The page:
The report states: “Exclusions need to be a last resort. However, when they do occur, whether this is an internal exclusion, a fixed-term suspension or permanent exclusion, too often the children we spoke with had not received any intervention or support to prevent further exclusions … or to make sure that exclusion from school didn’t mean exclusion from education altogether. This can lead to a cycle of continued exclusions and children falling out of school.”

It continues: “Where schools saw an exclusion as a moment for intervention and the reasoning behind decisions was explained to the young person and parents, children felt more supported and able to reflect on their behaviour and reengage with their education.”

The report urges that when a child is removed from the classroom, whether through internal exclusion, suspension, permanent exclusion, a managed move, or implementation of a part-time timetable, an “assessment of what support or intervention might be needed is undertaken and that support be implemented quickly to limit the time out of education”.

Ambition 4: Letting children be children: No child should feel that they need to miss school to support or care for their family

The report states: “Children with additional responsibilities at home, such as young carers, can find it particularly difficult to attend school regularly. Young carers attending schools who understood their needs and put in place additional support such as a young carers champion felt more positive about their education and found it easier to balance their home and school lives.”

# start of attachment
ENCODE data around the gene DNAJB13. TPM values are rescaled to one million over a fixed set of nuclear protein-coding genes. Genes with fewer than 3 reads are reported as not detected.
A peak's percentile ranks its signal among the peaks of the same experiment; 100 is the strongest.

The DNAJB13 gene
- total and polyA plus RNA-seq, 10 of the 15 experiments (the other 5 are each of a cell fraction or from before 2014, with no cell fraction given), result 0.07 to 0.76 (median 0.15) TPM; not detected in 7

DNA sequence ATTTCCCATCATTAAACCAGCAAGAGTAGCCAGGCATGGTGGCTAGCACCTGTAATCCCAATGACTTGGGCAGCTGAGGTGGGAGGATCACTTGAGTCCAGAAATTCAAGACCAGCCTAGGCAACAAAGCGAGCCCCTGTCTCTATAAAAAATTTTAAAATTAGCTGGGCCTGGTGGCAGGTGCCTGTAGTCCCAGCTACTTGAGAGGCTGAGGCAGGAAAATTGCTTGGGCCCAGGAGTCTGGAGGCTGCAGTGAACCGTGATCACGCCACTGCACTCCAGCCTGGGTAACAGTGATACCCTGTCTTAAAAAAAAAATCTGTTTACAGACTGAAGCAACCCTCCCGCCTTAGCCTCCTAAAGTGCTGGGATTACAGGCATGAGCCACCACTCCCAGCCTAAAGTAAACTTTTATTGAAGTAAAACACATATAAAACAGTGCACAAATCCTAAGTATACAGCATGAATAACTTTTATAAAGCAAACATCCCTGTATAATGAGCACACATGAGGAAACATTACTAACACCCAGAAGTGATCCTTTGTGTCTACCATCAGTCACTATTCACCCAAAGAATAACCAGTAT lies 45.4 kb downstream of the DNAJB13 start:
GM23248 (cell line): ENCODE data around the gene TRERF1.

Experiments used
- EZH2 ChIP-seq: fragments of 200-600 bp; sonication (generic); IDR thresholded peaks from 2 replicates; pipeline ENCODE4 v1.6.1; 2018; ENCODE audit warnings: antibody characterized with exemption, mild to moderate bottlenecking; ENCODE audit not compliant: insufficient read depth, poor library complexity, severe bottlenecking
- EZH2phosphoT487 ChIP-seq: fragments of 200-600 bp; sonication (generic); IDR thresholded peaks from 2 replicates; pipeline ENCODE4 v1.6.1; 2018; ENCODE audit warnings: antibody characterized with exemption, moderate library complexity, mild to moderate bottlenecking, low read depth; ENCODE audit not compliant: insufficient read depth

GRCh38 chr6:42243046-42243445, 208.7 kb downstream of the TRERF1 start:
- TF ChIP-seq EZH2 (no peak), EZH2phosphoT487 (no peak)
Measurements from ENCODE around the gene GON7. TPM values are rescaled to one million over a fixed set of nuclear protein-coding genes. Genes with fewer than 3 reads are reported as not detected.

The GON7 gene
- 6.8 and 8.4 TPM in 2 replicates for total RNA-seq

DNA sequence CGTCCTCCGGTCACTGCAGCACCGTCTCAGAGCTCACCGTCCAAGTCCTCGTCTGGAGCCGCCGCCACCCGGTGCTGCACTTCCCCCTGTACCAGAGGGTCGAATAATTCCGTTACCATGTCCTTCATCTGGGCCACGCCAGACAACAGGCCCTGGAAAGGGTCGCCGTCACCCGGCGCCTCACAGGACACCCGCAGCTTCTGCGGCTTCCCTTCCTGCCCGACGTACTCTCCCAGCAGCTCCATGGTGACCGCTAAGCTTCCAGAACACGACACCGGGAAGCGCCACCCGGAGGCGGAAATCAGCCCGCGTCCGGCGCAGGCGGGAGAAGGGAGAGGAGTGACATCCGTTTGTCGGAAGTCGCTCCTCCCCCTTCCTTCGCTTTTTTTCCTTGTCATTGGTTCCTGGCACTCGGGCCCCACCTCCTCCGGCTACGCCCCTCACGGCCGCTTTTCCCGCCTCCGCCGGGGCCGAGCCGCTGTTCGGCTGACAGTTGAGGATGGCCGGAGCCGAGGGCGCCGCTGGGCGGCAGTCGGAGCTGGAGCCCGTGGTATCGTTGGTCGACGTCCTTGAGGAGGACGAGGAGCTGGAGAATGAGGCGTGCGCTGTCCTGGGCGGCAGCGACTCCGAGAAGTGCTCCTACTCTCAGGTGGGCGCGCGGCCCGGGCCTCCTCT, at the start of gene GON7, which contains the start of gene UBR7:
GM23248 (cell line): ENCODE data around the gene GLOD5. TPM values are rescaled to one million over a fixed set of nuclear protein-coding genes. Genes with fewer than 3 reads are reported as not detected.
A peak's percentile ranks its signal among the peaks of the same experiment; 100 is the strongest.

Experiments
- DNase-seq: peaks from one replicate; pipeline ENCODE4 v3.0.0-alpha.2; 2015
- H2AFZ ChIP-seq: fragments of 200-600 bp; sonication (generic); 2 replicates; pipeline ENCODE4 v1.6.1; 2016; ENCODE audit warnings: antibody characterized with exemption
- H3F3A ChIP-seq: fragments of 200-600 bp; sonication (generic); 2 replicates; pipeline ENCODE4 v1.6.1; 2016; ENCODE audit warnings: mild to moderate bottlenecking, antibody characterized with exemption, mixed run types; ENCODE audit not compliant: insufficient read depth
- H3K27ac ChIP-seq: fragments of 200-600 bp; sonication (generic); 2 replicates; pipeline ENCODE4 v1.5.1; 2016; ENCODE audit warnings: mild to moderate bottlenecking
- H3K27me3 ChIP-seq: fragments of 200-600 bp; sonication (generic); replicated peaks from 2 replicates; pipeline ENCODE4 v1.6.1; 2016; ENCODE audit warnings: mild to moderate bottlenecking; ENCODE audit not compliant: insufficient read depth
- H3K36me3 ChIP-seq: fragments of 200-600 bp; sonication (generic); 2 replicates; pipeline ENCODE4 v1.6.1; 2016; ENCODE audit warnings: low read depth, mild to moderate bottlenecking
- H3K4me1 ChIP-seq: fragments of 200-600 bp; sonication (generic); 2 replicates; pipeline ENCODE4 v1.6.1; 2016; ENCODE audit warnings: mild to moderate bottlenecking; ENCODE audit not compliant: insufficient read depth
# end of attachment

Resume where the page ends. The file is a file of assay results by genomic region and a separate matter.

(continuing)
Schools are urged to implement a young carers policy, co-written with the young carers themselves, to set out expectations and ensure there is a “codified offer for support”.

Ambition 5: Attendance is everyone’s business: School leaders have a relentless focus on attendance and work together with local authorities to ensure children are supported to be in school and to attend regularly

The report states:We need better join up between services that support children, especially those at risk of becoming missing from education or who are otherwise vulnerable. Attendance needs to be everyone’s business, with all services responsible for safeguarding children taking ownership and contributing to solutions. Multi-agency panels which convene schools, the local authority, health, police and others on a regular basis help to ensure that children are known to services and introduce accountability across areas of responsibility.”

Ambition 6: No more ‘known unknowns’: Lack of information should no longer be the reason why children are not receiving a suitable education:

The report states: “We need to address the lack of data collected about children in school and find more effective ways of doing this. Children sometimes fall through the gaps in the system and out of sight simply because the local authority is not even aware that they are living in the area. The lack of information collected on children, coupled with complicated data sharing practices means that children become ‘known unknowns’ and therefore cannot be provided with support.”